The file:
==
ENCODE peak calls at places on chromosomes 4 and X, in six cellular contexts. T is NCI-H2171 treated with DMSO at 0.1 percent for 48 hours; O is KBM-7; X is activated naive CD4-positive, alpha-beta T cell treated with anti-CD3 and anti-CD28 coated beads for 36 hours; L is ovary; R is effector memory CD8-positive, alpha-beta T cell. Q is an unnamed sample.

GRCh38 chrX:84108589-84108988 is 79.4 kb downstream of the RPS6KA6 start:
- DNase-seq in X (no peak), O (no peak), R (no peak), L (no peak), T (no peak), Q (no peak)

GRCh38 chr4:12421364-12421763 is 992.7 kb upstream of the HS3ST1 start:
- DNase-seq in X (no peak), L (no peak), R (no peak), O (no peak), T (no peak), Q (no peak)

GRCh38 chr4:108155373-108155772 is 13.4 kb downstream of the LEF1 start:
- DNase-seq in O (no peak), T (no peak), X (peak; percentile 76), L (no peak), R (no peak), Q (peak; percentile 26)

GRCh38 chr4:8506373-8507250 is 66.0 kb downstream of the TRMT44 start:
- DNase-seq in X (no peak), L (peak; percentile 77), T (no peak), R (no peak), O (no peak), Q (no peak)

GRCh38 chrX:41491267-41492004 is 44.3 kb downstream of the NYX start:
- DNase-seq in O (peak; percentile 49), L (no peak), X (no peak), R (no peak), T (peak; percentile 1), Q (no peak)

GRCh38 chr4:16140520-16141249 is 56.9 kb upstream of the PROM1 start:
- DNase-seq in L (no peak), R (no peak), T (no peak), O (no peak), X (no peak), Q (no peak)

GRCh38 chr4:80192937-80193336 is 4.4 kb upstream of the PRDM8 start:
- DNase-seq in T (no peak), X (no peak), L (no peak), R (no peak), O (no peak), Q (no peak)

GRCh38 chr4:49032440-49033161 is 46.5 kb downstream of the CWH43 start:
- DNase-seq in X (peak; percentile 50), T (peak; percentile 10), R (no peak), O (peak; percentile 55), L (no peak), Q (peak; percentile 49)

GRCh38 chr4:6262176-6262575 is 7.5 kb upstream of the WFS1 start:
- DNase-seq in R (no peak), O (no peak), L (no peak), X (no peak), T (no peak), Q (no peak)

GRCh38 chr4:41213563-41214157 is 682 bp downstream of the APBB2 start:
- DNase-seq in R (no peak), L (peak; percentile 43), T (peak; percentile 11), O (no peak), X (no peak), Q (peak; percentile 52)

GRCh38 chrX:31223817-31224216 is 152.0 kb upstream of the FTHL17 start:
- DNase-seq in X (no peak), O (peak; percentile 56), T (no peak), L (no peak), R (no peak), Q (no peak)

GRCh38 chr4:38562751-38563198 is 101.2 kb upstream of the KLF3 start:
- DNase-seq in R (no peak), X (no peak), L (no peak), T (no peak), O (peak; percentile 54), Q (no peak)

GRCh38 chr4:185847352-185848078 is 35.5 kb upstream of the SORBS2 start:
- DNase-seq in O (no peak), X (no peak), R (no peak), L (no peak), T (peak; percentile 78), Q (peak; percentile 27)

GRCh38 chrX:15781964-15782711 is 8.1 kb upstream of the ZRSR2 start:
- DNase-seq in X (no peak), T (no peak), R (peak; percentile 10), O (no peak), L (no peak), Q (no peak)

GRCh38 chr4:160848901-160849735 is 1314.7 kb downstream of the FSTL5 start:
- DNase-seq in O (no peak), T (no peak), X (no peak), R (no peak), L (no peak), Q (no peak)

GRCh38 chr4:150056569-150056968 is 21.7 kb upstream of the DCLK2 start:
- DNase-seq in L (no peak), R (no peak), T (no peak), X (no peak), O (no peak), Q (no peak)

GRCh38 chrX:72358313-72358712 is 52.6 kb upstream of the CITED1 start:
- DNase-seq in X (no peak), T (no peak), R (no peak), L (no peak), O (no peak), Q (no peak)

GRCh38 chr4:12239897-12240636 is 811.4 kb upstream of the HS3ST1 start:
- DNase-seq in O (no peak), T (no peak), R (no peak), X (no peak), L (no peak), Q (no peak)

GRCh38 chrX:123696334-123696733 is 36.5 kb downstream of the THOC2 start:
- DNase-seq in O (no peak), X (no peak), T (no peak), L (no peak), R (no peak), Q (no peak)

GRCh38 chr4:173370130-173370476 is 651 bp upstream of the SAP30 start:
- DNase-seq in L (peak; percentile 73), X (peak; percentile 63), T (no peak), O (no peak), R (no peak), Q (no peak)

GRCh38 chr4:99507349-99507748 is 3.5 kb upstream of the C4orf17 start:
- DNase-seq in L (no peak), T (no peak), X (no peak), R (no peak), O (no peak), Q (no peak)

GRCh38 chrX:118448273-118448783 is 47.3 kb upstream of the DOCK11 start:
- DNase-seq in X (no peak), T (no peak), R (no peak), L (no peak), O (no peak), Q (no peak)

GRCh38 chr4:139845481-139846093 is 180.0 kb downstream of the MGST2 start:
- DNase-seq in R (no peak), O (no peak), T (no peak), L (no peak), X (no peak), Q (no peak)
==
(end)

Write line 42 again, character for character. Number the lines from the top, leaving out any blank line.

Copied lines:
GRCh38 chr4:99507349-99507748 is 3.5 kb upstream of the C4orf17 start: